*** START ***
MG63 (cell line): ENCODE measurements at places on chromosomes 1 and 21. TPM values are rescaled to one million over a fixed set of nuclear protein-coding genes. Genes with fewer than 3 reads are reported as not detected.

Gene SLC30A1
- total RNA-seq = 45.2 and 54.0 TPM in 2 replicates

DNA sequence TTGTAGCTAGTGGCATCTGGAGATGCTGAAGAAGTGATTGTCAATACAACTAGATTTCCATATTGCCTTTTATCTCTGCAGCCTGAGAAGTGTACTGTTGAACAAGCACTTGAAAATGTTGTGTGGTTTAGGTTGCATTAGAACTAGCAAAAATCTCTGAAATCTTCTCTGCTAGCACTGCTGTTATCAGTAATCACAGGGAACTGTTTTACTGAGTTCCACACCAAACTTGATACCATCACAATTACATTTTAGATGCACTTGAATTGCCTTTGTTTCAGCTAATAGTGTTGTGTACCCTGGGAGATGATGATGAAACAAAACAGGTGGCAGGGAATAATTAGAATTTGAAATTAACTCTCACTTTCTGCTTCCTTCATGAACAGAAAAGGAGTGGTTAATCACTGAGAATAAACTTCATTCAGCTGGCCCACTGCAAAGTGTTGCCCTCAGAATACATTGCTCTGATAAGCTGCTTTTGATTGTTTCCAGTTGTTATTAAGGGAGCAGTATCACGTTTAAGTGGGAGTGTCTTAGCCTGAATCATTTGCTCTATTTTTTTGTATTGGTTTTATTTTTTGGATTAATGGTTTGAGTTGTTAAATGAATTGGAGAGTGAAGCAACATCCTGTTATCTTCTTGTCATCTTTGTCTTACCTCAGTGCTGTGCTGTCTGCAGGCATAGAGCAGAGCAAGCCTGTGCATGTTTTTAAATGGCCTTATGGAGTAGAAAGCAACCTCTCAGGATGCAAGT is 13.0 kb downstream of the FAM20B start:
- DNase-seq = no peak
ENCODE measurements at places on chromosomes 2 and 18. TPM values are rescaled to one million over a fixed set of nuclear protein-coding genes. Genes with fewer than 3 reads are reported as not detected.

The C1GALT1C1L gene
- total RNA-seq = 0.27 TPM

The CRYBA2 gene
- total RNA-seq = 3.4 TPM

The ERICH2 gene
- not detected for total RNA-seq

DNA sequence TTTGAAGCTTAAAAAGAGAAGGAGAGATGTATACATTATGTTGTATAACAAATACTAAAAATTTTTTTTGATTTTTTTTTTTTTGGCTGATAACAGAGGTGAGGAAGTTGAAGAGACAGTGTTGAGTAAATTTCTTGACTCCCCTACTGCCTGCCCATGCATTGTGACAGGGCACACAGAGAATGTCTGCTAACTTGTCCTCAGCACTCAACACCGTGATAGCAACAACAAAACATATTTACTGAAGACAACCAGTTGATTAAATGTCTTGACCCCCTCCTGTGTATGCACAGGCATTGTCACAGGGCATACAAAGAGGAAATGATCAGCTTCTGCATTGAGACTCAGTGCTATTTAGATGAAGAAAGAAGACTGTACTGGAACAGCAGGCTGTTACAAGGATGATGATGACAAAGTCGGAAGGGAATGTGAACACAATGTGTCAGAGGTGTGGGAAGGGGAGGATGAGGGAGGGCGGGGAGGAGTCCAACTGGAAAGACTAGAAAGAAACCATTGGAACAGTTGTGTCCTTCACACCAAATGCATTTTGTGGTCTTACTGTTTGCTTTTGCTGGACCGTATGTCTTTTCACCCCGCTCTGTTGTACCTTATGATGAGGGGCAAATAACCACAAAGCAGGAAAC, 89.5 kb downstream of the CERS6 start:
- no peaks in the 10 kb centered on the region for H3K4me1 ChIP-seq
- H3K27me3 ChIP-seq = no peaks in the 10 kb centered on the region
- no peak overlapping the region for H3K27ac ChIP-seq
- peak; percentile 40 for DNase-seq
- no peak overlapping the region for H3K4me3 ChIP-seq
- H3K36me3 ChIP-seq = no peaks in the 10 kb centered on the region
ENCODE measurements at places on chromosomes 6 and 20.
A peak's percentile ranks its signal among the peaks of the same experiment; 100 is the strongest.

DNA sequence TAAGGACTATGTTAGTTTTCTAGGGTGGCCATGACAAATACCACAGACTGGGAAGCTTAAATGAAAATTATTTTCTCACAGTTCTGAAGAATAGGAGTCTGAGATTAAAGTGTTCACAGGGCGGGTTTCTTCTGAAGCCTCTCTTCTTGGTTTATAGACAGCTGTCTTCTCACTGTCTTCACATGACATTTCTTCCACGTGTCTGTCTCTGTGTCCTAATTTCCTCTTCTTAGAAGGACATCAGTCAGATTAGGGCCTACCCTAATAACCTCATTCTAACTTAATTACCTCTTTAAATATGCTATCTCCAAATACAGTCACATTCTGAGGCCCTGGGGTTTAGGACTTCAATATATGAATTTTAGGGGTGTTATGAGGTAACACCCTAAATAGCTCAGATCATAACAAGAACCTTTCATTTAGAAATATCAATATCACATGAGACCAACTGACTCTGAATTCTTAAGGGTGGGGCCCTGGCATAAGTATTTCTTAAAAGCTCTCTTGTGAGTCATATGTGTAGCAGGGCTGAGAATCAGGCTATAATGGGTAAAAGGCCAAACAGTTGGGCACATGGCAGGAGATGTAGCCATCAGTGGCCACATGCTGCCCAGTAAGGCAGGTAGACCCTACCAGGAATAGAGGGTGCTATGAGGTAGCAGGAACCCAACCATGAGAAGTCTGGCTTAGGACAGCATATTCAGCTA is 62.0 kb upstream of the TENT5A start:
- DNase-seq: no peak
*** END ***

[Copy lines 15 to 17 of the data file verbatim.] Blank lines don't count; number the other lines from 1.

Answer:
- H3K27me3 ChIP-seq = no peaks in the 10 kb centered on the region
- no peak overlapping the region for H3K27ac ChIP-seq
- peak; percentile 40 for DNase-seq